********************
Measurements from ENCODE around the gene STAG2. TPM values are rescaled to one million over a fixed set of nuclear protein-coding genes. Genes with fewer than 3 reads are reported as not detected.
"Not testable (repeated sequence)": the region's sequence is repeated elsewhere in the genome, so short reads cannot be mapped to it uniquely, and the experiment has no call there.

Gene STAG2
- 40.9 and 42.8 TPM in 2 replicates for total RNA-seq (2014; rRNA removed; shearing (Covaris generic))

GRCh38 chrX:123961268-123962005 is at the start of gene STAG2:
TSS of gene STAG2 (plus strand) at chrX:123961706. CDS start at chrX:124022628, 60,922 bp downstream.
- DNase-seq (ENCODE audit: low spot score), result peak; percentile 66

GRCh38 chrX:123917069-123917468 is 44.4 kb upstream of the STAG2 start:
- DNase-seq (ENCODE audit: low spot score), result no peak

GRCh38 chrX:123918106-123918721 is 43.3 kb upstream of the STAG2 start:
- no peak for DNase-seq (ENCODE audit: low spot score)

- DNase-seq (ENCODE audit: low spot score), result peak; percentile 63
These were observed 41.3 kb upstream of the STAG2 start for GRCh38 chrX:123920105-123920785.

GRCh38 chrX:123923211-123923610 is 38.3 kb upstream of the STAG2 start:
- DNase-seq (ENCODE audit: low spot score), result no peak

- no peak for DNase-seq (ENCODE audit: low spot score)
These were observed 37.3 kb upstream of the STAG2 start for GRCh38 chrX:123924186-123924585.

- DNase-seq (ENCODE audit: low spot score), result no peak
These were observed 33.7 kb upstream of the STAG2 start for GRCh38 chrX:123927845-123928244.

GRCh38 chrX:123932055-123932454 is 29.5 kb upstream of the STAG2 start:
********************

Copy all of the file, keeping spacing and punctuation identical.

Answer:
Measurements from ENCODE around the gene STAG2. TPM values are rescaled to one million over a fixed set of nuclear protein-coding genes. Genes with fewer than 3 reads are reported as not detected.
"Not testable (repeated sequence)": the region's sequence is repeated elsewhere in the genome, so short reads cannot be mapped to it uniquely, and the experiment has no call there.

Gene STAG2
- 40.9 and 42.8 TPM in 2 replicates for total RNA-seq (2014; rRNA removed; shearing (Covaris generic))

GRCh38 chrX:123961268-123962005 is at the start of gene STAG2:
TSS of gene STAG2 (plus strand) at chrX:123961706. CDS start at chrX:124022628, 60,922 bp downstream.
- DNase-seq (ENCODE audit: low spot score), result peak; percentile 66

GRCh38 chrX:123917069-123917468 is 44.4 kb upstream of the STAG2 start:
- DNase-seq (ENCODE audit: low spot score), result no peak

GRCh38 chrX:123918106-123918721 is 43.3 kb upstream of the STAG2 start:
- no peak for DNase-seq (ENCODE audit: low spot score)

- DNase-seq (ENCODE audit: low spot score), result peak; percentile 63
These were observed 41.3 kb upstream of the STAG2 start for GRCh38 chrX:123920105-123920785.

GRCh38 chrX:123923211-123923610 is 38.3 kb upstream of the STAG2 start:
- DNase-seq (ENCODE audit: low spot score), result no peak

- no peak for DNase-seq (ENCODE audit: low spot score)
These were observed 37.3 kb upstream of the STAG2 start for GRCh38 chrX:123924186-123924585.

- DNase-seq (ENCODE audit: low spot score), result no peak
These were observed 33.7 kb upstream of the STAG2 start for GRCh38 chrX:123927845-123928244.

GRCh38 chrX:123932055-123932454 is 29.5 kb upstream of the STAG2 start: